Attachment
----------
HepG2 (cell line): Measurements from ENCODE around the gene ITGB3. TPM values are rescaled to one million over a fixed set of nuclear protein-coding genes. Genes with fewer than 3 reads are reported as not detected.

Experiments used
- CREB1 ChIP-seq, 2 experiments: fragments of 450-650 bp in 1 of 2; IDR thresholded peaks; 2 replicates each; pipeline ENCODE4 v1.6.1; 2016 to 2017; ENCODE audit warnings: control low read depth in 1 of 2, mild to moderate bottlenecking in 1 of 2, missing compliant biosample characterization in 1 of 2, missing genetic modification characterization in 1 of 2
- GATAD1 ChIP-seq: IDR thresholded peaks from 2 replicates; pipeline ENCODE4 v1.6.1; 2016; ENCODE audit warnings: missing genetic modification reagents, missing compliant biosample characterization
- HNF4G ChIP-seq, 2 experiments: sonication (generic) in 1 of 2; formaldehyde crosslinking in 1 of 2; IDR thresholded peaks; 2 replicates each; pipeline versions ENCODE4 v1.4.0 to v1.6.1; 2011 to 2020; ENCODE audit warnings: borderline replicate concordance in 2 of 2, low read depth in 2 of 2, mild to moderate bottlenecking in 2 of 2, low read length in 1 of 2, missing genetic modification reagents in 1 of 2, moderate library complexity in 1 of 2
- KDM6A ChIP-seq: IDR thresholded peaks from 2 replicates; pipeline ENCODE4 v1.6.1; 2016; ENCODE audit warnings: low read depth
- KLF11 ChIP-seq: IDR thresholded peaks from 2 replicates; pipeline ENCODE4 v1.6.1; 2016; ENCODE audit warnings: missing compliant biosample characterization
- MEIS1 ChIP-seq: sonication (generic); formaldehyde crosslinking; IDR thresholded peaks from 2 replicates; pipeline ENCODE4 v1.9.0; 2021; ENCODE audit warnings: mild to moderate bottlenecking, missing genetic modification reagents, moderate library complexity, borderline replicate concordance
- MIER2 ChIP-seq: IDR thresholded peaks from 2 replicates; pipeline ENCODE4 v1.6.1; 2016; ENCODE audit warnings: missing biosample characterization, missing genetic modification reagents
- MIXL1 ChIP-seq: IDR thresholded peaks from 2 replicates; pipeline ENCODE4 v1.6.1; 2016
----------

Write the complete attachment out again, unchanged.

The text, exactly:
HepG2 (cell line): Measurements from ENCODE around the gene ITGB3. TPM values are rescaled to one million over a fixed set of nuclear protein-coding genes. Genes with fewer than 3 reads are reported as not detected.

Experiments used
- CREB1 ChIP-seq, 2 experiments: fragments of 450-650 bp in 1 of 2; IDR thresholded peaks; 2 replicates each; pipeline ENCODE4 v1.6.1; 2016 to 2017; ENCODE audit warnings: control low read depth in 1 of 2, mild to moderate bottlenecking in 1 of 2, missing compliant biosample characterization in 1 of 2, missing genetic modification characterization in 1 of 2
- GATAD1 ChIP-seq: IDR thresholded peaks from 2 replicates; pipeline ENCODE4 v1.6.1; 2016; ENCODE audit warnings: missing genetic modification reagents, missing compliant biosample characterization
- HNF4G ChIP-seq, 2 experiments: sonication (generic) in 1 of 2; formaldehyde crosslinking in 1 of 2; IDR thresholded peaks; 2 replicates each; pipeline versions ENCODE4 v1.4.0 to v1.6.1; 2011 to 2020; ENCODE audit warnings: borderline replicate concordance in 2 of 2, low read depth in 2 of 2, mild to moderate bottlenecking in 2 of 2, low read length in 1 of 2, missing genetic modification reagents in 1 of 2, moderate library complexity in 1 of 2
- KDM6A ChIP-seq: IDR thresholded peaks from 2 replicates; pipeline ENCODE4 v1.6.1; 2016; ENCODE audit warnings: low read depth
- KLF11 ChIP-seq: IDR thresholded peaks from 2 replicates; pipeline ENCODE4 v1.6.1; 2016; ENCODE audit warnings: missing compliant biosample characterization
- MEIS1 ChIP-seq: sonication (generic); formaldehyde crosslinking; IDR thresholded peaks from 2 replicates; pipeline ENCODE4 v1.9.0; 2021; ENCODE audit warnings: mild to moderate bottlenecking, missing genetic modification reagents, moderate library complexity, borderline replicate concordance
- MIER2 ChIP-seq: IDR thresholded peaks from 2 replicates; pipeline ENCODE4 v1.6.1; 2016; ENCODE audit warnings: missing biosample characterization, missing genetic modification reagents
- MIXL1 ChIP-seq: IDR thresholded peaks from 2 replicates; pipeline ENCODE4 v1.6.1; 2016